Routes to growth: The importance of the Midlands being globally connected

Routes to growth: The importance of the Midlands being globally connected

by Midlands Engine Newsroom

Renowned as the centre of the UK transport network, the Midlands plays an integral part in how we have connected the country and enable economic growth. Professor Kamil Omoteso, Pro Vice-Chancellor Dean of the College of Business, Law and Social Sciences at the University of Derby, explains why it is vital the Midlands becomes even better connected to enable the region to succeed on the world stage.

The Midlands is home to more than 10 million people and has a staggering £50 billion export economy. Boasting two international airports and global companies such as Rolls-Royce, Toyota and Bombardier, the region is the heartbeat of the UK transport network.

However, our roads and rail services are struggling to keep up with the demands of our ever-increasing number of passengers and vehicles. In 2017-18, more than 154 million people entered, exited and changed connected trains in the West Midlands, with a further 45 million people interchanging at stations in the East Midlands1. Over 327 billion vehicle miles were estimated to have been driven in the UK in 2017-18 – an increase of 0.4% on the previous year.2

These statistics are a small insight into the significant landscape of transportation and travel in our region and country. If we are to attract further inward investment, boost tourism, trade and jobs, it is crucial our transport networks and infrastructure can match the increasing demand, and to do this we need to ensure our region has reliable and connected transport links.

Improving rail access

The government’s decision to scrap the electrification of the Midlands Mainline for three key routes of the UK rail network last year was a blow to the region. Not only would this have helped reduce air pollution in our cities, it would have ensured lighter, faster trains were bracing the tracks, enabling quicker and more reliable journey times for passengers.

However, while this debate continues, it is pleasing to see other key developments taking place in our region to develop our rail corridor.

The Midlands Rail Hub, a 20-year strategy drawn up by regional transport agency Midlands Connect, plans to improve services between Birmingham and Nottingham, slashing train times and increasing train frequency.

Dubbed the “flagship plan to future-proof the Midlands’ rail network for generations to come,”3 the Rail Hub could create space for six million more connected journeys a year and shift the equivalent of 4,300 lorries a day from the roads by 2040.

Without a doubt, the plan is ambitious. However, this blueprint sets the strategic direction needed if we are to seriously support the region’s economic growth, and support our businesses and commuters.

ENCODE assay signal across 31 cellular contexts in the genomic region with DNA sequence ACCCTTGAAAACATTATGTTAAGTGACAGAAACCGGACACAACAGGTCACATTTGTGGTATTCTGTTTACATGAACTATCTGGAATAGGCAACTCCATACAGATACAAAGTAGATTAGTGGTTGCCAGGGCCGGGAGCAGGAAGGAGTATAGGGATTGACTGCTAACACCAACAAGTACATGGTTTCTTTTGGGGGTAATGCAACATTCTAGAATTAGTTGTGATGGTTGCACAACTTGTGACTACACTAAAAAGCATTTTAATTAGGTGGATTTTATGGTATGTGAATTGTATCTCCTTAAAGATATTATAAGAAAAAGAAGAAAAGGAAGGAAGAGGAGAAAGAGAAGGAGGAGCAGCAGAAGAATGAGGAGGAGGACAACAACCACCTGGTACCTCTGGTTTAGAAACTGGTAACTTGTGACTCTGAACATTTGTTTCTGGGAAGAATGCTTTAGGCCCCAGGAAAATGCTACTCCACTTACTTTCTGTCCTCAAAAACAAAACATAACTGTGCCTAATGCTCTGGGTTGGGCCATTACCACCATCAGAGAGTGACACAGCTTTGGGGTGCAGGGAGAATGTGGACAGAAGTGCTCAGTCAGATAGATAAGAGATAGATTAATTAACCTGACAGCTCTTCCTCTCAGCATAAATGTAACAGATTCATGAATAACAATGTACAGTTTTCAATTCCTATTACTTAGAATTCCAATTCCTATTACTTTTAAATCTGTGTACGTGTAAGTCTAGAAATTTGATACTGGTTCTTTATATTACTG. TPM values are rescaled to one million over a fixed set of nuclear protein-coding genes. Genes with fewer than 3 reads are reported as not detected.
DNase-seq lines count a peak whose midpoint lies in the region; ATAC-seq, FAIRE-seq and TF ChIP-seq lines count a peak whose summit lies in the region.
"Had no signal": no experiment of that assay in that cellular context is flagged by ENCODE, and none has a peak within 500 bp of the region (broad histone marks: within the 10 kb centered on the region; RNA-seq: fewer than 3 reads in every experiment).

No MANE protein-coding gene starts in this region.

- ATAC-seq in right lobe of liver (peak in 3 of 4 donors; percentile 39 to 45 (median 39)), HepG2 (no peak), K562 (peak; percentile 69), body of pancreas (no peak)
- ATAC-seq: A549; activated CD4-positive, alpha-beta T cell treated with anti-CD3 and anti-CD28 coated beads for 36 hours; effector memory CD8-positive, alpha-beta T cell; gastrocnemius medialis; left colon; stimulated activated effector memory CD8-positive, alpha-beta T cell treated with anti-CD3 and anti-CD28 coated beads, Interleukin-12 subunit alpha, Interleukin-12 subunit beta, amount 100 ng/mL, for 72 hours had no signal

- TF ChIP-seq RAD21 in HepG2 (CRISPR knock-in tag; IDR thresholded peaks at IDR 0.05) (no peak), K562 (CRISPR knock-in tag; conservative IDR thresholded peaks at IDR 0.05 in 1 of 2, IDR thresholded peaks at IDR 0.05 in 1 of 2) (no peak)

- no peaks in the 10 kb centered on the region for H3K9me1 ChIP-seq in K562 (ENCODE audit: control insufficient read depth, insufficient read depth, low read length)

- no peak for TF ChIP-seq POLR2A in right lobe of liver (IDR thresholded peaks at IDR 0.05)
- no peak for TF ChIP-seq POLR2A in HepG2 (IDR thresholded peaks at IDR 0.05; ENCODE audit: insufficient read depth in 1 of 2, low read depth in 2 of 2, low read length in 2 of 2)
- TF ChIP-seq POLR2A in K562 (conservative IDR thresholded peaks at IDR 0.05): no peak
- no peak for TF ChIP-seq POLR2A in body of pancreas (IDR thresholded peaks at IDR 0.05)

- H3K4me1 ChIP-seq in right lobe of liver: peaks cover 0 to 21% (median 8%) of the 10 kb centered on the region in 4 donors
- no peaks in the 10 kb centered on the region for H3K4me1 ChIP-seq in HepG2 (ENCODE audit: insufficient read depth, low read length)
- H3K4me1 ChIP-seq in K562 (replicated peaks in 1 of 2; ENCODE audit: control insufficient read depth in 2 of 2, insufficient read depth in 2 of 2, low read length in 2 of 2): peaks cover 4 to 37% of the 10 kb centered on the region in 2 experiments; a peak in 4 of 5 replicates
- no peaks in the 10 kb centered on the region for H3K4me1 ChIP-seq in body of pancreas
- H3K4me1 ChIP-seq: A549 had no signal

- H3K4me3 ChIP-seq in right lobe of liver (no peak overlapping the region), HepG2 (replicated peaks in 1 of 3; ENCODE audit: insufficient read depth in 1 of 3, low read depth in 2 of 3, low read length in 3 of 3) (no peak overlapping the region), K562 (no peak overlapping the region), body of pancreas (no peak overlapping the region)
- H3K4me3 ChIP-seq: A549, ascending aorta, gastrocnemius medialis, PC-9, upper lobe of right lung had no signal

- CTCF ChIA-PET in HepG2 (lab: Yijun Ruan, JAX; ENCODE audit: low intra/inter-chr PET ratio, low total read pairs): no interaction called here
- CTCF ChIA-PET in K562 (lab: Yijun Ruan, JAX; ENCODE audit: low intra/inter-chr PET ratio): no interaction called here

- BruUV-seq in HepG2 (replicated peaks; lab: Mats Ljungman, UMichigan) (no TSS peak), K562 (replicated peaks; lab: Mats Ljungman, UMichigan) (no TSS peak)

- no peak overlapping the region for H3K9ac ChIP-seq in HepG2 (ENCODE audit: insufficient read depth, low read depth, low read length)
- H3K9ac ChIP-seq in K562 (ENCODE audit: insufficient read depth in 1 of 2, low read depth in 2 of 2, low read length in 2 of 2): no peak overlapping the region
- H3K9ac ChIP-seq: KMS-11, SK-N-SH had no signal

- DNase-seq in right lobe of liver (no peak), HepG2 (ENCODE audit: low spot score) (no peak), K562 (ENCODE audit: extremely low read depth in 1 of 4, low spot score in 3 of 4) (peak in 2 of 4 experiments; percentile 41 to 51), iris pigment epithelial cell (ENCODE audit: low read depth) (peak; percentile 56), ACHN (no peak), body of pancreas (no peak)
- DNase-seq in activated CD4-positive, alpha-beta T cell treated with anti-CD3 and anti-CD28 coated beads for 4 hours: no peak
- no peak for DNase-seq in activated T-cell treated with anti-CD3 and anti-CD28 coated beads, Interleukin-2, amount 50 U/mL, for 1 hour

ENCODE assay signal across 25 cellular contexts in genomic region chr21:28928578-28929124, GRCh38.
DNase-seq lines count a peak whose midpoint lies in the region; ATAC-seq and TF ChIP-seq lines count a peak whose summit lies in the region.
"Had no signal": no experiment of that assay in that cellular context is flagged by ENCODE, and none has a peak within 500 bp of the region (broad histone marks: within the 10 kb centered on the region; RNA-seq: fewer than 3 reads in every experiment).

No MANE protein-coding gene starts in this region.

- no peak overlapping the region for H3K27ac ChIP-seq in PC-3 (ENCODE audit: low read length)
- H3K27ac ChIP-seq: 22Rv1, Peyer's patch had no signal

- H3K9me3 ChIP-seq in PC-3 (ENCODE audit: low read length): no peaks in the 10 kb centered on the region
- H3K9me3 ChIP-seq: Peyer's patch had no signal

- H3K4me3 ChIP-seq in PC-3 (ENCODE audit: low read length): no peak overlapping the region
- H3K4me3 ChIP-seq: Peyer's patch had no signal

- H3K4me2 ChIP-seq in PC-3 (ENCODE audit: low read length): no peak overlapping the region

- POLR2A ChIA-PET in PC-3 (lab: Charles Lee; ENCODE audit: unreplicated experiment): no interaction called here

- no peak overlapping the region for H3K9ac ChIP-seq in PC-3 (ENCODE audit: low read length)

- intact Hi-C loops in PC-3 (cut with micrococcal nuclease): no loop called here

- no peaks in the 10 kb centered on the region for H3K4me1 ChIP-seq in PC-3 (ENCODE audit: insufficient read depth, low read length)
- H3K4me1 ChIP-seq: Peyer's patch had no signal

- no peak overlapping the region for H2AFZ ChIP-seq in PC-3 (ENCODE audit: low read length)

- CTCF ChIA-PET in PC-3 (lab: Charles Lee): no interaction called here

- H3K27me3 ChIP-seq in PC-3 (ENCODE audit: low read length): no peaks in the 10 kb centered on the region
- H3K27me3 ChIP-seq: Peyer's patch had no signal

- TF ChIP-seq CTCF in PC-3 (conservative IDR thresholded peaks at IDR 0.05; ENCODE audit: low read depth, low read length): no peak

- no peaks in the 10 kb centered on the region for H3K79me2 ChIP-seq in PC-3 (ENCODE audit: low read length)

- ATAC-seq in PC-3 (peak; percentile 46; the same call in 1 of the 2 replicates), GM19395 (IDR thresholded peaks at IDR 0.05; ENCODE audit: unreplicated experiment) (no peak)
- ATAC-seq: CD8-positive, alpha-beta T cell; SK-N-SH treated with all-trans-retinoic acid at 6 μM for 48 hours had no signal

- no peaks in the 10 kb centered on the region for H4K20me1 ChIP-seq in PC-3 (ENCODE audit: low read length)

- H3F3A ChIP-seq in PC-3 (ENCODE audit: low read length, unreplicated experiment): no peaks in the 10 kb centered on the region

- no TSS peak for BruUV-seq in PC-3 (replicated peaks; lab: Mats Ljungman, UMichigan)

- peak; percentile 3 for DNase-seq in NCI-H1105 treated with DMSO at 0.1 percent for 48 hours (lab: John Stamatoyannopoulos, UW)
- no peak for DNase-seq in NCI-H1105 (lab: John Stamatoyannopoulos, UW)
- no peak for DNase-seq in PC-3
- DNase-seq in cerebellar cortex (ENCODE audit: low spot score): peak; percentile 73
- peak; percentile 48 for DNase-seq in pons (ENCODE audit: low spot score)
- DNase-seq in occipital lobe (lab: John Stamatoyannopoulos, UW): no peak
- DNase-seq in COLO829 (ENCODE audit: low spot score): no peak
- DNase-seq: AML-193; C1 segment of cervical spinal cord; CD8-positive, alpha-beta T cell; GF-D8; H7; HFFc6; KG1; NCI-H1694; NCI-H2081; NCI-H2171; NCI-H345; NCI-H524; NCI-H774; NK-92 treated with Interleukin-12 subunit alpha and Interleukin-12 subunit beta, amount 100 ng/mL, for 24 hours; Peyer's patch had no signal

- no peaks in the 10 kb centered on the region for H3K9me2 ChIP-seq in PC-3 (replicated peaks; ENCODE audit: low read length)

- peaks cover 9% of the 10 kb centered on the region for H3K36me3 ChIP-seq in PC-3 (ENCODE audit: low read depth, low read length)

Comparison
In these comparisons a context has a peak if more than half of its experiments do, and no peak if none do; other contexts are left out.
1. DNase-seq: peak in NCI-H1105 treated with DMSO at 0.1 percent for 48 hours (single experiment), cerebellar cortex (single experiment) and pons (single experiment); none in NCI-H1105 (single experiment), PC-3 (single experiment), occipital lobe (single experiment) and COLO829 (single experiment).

I welcome the plans and believe they will provide answers to most of the questions that have been raised on low carbon energy, the green economy and sustainability, while enhancing accessibility to, and quality of life in, the region.

HS2 also has a crucial part to play in radically improving connectivity between the East and West Midlands and the rest of the country.

While there has been debate about HS2 being at the expense of regional rail investment, I believe the two major projects complement one another and are both crucial in boosting connectivity and in ensuring people have greater access to areas of work where earning power is increasing.

Improvements to our roads

Congestion is costing the region billions of pounds each year4. The Midlands Motorway Hub, in collaboration with Highways England, aims to solve congestion issues and unreliable journey times. The report sets out 10 key recommendations which, if delivered, could “unlock up to 50,000 new jobs and 50,000 new homes, by reducing travel costs and delays and improving the productivity of Midlands businesses.”5

The British economy requires an efficient service, and with uncertainty looming due to Brexit, it has never been more imperative to ensure improvements are made, funding is in place and support from government is secured. I am keen to see how, over the next 20 years, improvements such as those planned for the M6 are delivered.

Transport can grow economies – we just need to shout louder

While significant developments to support rail and road improvements are underway, a key bridge to cross is increasing awareness of what the Midlands has to offer.

Better connectivity will help boost tourism, trade relations and create more business opportunities and, by extension, will generate jobs for the region. This is of particular advantage to universities as it will help enhance graduate employability and social mobility, meaning a boost to the local economy and UK as a whole.

At the University of Derby, our Colleges of Engineering and Technology and Business, Law and Social Sciences have transport and logistics truly embedded in their domain in terms of teaching, research, innovation and knowledge exchange programmes. We have strong relationships with our key stakeholders but, as a region, we need to work even harder to expand our business opportunities and unlock our economic growth.

“The Midlands is the beating heart of our nation,” according to Sir John Peace, Chairman of Midlands Connect. But in order to truly succeed with the region’s transport ambitions, this needs to be known across the globe.

1 The Office of Rail and Road
2 The Department for Transport
3 Midlands Connect
4 Midlands Connect
5 Midlands Connect

Professor Kamil OmotesoBy Professor Kamil Omoteso, Pro Vice-Chancellor Dean of the College of Business, Law and Social Sciences